(CHICAGO, IL) — Maintenance erlotinib after first-line chemotherapy in women with ovarian cancer did not improve progression-free (PFS) or overall survival (OS), according to results of a trial presented at the 2012 American Society of Clinical Oncology Annual Meeting.
All 835 patients enrolled in the GCIG and EORTC-GCG randomized, phase 3 trial, conducted among 125 institutions in 10 countries, had high-risk FIGO stage I or stage II-IV epithelial ovarian, peritoneal, or fallopian tube cancer and had undergone first-line platinum-based therapy (6 to 9 cycles) with no signs of progression at the end of chemotherapy, noted Ignace B. Vergote, MD, PhD, of University Hospital Leuven, Leuven, Belgium.
Between October 2005 and February 2008, these patients were randomly assigned to maintenance erlotinib 150mg/day for 2 years (n=420) or observation (n=415). They were not selected for EGFR expression. Primary endpoint was PFS by RECIST in combination with GCIG CA125 criteria.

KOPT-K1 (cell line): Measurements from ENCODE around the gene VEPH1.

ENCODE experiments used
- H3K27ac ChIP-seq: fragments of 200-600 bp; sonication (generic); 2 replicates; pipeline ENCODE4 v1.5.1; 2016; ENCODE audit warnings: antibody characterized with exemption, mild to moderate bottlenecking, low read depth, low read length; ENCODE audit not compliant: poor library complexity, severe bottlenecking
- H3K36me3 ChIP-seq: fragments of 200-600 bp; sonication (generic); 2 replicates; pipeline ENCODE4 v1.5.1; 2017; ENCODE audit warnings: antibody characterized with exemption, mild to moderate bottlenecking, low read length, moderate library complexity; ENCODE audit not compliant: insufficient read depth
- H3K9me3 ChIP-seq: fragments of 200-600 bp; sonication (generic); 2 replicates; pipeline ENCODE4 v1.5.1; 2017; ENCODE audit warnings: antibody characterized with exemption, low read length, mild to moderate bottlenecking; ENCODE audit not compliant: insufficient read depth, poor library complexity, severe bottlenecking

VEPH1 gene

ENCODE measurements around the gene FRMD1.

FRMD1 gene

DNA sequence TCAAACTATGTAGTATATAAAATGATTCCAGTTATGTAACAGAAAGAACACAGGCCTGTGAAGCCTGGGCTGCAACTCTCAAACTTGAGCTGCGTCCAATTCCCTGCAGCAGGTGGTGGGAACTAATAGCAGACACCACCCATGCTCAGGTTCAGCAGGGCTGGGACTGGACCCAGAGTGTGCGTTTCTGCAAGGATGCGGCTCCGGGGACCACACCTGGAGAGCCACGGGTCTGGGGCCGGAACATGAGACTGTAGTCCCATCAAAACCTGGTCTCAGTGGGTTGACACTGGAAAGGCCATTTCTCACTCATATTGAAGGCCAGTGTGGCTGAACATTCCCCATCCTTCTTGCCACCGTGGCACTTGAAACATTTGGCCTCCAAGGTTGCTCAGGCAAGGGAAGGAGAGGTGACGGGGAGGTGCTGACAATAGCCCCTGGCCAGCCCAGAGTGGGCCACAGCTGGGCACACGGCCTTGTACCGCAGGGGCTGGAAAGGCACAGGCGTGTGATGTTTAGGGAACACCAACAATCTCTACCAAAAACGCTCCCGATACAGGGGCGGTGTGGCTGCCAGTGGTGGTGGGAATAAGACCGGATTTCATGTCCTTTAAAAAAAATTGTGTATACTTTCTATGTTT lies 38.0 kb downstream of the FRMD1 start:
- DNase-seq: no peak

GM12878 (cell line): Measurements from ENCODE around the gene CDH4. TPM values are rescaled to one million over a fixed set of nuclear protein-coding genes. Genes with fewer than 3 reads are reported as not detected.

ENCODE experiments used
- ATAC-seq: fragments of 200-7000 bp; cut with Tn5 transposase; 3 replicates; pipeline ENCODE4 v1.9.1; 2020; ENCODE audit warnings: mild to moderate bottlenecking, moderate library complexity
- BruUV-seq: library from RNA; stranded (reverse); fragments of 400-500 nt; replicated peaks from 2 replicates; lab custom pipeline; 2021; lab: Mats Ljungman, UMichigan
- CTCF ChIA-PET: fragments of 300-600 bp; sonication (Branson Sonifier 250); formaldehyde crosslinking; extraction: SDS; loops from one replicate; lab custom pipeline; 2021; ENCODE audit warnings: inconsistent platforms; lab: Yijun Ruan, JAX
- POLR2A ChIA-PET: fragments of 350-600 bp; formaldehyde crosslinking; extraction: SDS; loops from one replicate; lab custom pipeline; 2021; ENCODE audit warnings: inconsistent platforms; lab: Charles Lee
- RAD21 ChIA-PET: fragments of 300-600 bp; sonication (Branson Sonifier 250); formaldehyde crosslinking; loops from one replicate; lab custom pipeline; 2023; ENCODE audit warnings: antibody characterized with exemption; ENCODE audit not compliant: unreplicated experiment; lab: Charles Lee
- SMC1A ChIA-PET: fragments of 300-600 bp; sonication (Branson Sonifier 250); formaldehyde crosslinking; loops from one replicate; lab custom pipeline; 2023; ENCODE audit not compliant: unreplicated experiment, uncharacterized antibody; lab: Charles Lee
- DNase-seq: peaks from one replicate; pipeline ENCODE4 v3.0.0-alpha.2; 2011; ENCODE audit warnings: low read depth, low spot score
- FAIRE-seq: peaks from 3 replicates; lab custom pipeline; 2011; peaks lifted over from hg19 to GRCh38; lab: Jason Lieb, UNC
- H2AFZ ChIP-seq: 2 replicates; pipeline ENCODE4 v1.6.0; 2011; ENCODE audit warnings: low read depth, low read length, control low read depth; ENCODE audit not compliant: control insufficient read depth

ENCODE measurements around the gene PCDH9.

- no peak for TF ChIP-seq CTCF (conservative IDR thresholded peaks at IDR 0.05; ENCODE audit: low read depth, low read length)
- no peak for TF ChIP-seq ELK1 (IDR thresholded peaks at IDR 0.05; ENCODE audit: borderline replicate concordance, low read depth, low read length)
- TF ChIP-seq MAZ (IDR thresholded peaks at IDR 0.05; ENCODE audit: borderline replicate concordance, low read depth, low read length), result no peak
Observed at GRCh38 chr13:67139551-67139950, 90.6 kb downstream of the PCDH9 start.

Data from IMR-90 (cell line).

Stratifications factors were FIGO stage, institution, age, and response to and type of first-line chemotherapy. A total of 300 patients (71%) in the erlotinib arm and 302 (73%) in the observation arm had complete responses to first-line chemotherapy; 105 (25%) and 99 (24%) had partial responses and 15 (4%) and 14 (3%) had stable disease, respectively. Immunohistochemistry (IHC) and FISH for EGFR, and EGFR mutation analyses were performed in 318 patients.
Median follow-up was 51 months. Median PFS was 12.7 months in the erlotinib arm and 12.4 months in the observation arm (HR 1.05; P=0.525). Median OS was 51 months in the erlotinib arm and 59 months in the observation arm (HR 0.99; P=0.903).
A total of 25% of patients stopped erlotinib due to unacceptable adverse events; of these, 67% was due to rash.
The investigators concluded that maintenance erlotinib after first line chemotherapy in patients with ovarian, peritoneal, or fallopian tube cancer did not increase PFS nor OS.